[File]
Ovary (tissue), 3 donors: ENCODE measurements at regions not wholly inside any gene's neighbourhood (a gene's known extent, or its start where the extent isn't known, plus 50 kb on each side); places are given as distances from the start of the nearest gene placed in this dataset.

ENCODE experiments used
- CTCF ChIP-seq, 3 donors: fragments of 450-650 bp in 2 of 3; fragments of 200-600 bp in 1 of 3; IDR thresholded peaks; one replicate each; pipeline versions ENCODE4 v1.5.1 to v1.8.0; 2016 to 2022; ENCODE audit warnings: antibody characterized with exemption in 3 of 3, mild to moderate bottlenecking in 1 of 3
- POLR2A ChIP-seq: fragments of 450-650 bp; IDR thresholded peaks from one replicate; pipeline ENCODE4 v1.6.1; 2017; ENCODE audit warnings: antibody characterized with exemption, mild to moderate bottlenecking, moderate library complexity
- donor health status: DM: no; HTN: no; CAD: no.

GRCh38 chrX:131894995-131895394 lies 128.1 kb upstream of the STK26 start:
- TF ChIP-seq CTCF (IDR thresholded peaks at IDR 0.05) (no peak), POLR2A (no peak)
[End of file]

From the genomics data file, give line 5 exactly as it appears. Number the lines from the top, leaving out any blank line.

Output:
- donor health status: DM: no; HTN: no; CAD: no.